So here's a short list of pros and cons, from my 7 solid years in the restaurant industry from Pittsburgh, to Beverly Hills, to Philadelphia, in addition to my 1.25 years in game development:
A. You will be forced to socialize with people, and people you may hate.
B. You will work very weird shifts, depending on the restaurant. And you'll often have to work weekends.
C. Due to the erratic hours and social stress of a restaurant workers' lifestyle, the vast majority of them fall into a "social lifestyle," which means they spend most of the money they make in a shift in other restaurants and bars soon after they make it.
D. The vast majority of high-paying restaurant jobs are within city limits (of any nearby cities local to you), and not out in the suburbs, so you would either have to move or commute.
PROS (corresponding to Letter):
A. The lower-paying shitty retail/other job you currently have already has you socializing with people you may hate. Also, you may also meet very interesting people whom you otherwise never would have met. I have met fellow game devs (AAA devs) in restaurants, as well as astrophysicists and science advisers to organizations (my field of choice aside from game development). Who knows who you'd meet!
B. If you work closely with restaurant managers, these weird shift hours can be mitigated a bit by at least getting a steady schedule every week, to give your body time to become adjusted to the schedule. Also, while these shifts are "weird hours" (like late nights followed by early mornings) the increased pay scale can have you feasibly requesting less of them.
C. If you're like me and are using your earned income from the restaurant to go towards your passion, then this is easily avoided by your own focus and self-determination.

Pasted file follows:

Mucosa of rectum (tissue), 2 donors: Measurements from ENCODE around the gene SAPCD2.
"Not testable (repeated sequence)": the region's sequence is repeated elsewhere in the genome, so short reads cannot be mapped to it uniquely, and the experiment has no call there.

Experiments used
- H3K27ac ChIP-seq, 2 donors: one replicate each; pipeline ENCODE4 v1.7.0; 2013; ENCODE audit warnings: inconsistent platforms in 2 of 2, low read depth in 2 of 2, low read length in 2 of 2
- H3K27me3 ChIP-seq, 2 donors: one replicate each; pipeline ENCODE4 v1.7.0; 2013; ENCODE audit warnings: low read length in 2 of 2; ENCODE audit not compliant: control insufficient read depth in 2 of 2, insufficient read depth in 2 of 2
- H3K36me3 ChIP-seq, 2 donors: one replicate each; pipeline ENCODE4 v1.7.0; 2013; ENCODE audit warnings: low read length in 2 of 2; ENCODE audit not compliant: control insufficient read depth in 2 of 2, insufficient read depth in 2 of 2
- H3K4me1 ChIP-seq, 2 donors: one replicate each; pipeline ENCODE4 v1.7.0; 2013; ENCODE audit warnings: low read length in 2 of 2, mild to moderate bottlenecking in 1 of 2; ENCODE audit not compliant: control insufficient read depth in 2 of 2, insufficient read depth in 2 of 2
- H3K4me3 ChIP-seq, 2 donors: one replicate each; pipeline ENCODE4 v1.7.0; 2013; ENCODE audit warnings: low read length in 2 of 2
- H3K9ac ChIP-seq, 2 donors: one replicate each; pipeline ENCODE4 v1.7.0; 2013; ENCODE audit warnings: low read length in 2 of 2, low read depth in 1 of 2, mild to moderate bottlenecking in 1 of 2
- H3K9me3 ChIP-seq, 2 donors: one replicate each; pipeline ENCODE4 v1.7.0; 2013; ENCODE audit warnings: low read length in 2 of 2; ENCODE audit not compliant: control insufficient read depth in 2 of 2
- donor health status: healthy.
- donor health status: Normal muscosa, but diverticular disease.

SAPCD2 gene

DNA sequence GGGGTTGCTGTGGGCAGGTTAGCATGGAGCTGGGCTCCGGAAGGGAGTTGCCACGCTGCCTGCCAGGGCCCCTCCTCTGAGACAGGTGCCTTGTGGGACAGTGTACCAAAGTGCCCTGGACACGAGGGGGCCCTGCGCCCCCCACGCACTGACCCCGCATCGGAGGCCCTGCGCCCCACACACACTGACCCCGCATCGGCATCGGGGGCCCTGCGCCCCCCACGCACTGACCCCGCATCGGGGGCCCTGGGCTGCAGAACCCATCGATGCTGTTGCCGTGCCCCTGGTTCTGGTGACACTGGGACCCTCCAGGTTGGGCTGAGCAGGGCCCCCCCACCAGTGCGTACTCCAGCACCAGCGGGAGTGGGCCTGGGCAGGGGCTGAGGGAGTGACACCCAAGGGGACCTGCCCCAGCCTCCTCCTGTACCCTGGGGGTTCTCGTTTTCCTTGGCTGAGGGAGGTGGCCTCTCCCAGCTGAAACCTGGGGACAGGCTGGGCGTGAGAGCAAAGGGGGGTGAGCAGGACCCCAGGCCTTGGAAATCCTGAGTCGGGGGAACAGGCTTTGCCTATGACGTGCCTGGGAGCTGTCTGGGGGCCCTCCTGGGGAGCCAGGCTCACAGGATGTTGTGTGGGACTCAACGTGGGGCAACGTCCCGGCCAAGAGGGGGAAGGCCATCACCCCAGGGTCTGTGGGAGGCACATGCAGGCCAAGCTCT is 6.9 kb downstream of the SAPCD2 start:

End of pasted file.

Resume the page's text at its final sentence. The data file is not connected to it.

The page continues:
D. Move to the city limits, find a roommate to share a 2-bedroom in a relatively cheap apartment (that includes utilities as part of monthly rent), get rid of your money-sucking vehicle, and go to work for 25 hours a week at the restaurant and spend the rest of your time focusing on Game Development. If you're serious about this being your life's focus, then you'll make the changes necessary to fulfill them.
Work smarter, not harder. Find the best type of employment that benefits your current financial requirements, trim the fat in your life that you shouldn't need to be paying for, and make more efficient use of your time. Stress, especially copious amounts of it, significantly alters the quality of work you're putting out into the world. STOP IT. *smacks your hand with a ruler* Restaurants may not be a good fit for you, but TRY IT. Go apply for a "busser" or a "food runner" position at a local restaurant in your area (look at their menu first, probably available online, to see how much an average meal costs and apply to the medium-expensive ones), and try it for one month while you develop games. Save every penny you earn and do the math at the end of that month. Then decide for yourself if it's worth it, or if you want to go back to retail. Or try something else. But most importantly DO NOT GET STUCK IN A RUT.
Good luck to you, all of you, and I hope this gave you some help in your journey. Even if it's not the restaurant industry that you turn to, then I hope it urges you to look to a different avenue for supplemental income while you work on carving out your dreams.
With GameDev love,